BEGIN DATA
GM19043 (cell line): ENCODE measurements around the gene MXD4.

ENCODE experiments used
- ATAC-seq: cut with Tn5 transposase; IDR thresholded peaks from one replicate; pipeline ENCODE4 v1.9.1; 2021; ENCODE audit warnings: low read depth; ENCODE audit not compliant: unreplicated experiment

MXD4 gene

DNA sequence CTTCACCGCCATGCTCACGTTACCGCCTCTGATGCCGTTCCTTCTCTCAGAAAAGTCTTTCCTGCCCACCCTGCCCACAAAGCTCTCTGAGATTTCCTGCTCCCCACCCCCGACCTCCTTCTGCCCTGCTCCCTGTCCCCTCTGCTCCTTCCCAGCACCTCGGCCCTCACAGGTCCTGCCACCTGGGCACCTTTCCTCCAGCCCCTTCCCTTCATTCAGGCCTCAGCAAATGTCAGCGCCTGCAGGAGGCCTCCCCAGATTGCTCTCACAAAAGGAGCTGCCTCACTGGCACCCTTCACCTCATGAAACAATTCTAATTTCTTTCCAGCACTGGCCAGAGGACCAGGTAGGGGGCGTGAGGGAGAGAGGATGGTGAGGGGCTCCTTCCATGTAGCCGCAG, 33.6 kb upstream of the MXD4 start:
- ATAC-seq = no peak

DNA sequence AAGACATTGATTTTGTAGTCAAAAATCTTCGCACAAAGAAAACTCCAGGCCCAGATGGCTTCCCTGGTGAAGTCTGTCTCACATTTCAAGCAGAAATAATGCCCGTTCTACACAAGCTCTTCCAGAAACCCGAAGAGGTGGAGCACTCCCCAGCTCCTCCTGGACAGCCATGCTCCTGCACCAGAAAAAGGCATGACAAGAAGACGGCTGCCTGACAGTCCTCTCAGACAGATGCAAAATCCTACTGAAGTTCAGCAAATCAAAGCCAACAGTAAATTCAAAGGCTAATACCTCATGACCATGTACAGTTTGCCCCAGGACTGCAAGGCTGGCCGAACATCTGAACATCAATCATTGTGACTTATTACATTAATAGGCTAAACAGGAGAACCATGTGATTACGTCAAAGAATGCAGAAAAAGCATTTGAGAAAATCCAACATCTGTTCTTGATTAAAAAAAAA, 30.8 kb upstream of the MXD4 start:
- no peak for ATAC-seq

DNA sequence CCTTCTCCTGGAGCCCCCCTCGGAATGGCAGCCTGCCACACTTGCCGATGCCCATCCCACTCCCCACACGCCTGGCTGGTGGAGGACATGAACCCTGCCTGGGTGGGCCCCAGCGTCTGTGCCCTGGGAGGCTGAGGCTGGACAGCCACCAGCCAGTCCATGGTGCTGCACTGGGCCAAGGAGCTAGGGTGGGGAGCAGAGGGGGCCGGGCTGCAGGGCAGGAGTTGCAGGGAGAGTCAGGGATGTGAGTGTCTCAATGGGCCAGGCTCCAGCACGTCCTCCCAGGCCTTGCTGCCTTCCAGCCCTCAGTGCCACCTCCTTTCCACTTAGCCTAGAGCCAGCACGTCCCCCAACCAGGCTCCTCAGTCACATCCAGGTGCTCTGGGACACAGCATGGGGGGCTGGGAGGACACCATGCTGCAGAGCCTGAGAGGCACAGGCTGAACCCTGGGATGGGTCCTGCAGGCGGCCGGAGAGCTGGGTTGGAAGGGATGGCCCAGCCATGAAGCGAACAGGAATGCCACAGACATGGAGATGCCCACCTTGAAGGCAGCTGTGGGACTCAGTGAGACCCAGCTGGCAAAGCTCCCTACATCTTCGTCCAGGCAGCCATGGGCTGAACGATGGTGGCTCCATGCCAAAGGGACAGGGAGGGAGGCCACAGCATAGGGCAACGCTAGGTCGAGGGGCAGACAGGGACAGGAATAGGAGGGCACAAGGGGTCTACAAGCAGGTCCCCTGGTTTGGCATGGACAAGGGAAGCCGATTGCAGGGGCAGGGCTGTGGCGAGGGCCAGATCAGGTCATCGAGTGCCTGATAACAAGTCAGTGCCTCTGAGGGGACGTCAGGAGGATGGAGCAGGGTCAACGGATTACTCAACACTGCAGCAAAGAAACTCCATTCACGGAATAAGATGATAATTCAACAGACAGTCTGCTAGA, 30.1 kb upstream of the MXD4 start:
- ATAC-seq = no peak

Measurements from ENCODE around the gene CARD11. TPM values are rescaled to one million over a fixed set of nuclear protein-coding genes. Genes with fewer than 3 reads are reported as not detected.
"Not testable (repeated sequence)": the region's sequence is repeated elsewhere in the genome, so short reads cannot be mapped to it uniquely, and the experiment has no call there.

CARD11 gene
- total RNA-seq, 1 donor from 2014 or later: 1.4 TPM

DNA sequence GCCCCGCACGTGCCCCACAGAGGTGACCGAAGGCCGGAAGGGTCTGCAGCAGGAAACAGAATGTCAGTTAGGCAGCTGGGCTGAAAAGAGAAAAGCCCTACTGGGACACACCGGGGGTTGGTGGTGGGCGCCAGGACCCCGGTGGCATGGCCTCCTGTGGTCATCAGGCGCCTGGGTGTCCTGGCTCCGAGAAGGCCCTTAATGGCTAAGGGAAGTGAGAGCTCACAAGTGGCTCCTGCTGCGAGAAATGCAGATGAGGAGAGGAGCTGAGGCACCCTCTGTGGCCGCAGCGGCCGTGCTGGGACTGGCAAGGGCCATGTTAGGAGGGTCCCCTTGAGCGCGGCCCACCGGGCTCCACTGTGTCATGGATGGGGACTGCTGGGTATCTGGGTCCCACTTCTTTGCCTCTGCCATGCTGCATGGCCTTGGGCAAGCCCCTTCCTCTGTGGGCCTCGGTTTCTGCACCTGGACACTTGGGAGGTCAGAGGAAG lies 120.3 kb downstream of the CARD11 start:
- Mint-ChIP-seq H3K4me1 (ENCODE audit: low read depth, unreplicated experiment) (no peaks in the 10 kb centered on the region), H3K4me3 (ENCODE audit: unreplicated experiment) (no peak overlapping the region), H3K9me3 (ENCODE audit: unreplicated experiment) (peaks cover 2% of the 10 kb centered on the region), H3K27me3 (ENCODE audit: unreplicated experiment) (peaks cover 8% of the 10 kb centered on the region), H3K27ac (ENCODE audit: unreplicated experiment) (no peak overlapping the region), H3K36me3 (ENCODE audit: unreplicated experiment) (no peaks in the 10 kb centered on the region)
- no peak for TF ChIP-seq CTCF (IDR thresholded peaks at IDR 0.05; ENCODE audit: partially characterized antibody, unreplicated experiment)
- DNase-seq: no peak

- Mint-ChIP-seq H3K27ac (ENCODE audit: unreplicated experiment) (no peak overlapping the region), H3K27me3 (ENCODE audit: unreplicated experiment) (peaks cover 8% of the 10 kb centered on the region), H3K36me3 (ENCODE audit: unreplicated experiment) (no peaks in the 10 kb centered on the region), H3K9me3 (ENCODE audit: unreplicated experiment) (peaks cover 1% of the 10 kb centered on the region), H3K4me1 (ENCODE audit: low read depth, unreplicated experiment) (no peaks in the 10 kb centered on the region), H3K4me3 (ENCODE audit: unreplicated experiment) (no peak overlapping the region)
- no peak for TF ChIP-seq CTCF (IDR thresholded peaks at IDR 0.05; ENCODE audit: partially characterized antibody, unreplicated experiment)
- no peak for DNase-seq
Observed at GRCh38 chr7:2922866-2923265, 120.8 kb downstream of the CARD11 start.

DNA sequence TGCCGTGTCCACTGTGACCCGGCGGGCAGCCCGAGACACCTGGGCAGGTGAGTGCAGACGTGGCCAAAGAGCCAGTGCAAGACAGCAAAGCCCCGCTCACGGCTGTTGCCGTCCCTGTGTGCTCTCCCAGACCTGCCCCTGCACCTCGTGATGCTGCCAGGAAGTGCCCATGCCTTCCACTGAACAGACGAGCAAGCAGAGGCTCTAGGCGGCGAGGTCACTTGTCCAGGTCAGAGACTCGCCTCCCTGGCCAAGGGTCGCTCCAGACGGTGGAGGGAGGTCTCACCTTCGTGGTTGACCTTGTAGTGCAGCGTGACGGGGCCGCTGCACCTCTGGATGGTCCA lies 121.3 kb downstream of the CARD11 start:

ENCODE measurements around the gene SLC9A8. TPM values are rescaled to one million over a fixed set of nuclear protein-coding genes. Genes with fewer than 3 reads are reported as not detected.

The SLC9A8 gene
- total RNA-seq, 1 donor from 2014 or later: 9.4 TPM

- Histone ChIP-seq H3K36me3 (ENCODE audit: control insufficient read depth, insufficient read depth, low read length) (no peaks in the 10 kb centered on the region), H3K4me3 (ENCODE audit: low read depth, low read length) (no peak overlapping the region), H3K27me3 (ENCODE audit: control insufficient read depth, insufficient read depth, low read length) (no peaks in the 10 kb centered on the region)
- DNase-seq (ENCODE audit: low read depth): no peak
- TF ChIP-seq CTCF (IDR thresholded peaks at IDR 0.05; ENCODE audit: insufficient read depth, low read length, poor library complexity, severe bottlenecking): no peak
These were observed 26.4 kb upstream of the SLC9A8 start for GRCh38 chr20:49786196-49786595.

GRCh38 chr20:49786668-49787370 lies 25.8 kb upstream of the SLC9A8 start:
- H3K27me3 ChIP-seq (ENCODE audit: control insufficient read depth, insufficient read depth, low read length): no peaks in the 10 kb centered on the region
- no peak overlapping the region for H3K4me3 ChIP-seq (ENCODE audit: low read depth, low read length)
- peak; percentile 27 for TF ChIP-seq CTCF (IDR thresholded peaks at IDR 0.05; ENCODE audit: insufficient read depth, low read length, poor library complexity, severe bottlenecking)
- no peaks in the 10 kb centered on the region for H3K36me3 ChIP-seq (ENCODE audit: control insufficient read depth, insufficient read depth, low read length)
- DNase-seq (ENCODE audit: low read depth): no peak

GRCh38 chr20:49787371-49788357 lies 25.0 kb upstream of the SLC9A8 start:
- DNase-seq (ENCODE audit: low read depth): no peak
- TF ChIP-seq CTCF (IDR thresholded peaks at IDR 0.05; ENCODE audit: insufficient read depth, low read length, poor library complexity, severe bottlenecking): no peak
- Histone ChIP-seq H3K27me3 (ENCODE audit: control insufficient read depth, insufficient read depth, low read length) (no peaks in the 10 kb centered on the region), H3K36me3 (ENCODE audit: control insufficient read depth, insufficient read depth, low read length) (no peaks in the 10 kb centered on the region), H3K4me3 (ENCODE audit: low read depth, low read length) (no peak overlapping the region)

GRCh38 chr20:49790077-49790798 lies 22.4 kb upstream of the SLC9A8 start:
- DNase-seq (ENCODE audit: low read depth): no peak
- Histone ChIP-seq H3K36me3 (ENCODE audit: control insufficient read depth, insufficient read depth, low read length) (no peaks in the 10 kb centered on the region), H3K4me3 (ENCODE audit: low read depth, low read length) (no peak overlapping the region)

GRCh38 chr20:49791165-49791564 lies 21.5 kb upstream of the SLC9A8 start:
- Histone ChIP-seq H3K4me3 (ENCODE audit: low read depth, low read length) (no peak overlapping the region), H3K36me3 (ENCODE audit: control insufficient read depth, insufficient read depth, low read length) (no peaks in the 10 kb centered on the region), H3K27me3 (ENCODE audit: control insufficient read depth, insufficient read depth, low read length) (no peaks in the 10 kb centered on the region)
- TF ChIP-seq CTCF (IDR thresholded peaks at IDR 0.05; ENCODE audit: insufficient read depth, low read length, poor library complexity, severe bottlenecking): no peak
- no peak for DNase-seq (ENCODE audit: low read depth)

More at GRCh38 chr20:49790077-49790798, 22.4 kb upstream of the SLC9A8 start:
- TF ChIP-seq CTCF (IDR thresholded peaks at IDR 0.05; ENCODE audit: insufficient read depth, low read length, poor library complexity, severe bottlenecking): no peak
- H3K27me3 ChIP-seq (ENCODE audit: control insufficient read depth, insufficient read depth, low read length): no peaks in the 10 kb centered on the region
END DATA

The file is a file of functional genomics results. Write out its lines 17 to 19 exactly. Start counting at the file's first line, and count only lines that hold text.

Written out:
- no peak for TF ChIP-seq CTCF (IDR thresholded peaks at IDR 0.05; ENCODE audit: partially characterized antibody, unreplicated experiment)
- DNase-seq: no peak

- Mint-ChIP-seq H3K27ac (ENCODE audit: unreplicated experiment) (no peak overlapping the region), H3K27me3 (ENCODE audit: unreplicated experiment) (peaks cover 8% of the 10 kb centered on the region), H3K36me3 (ENCODE audit: unreplicated experiment) (no peaks in the 10 kb centered on the region), H3K9me3 (ENCODE audit: unreplicated experiment) (peaks cover 1% of the 10 kb centered on the region), H3K4me1 (ENCODE audit: low read depth, unreplicated experiment) (no peaks in the 10 kb centered on the region), H3K4me3 (ENCODE audit: unreplicated experiment) (no peak overlapping the region)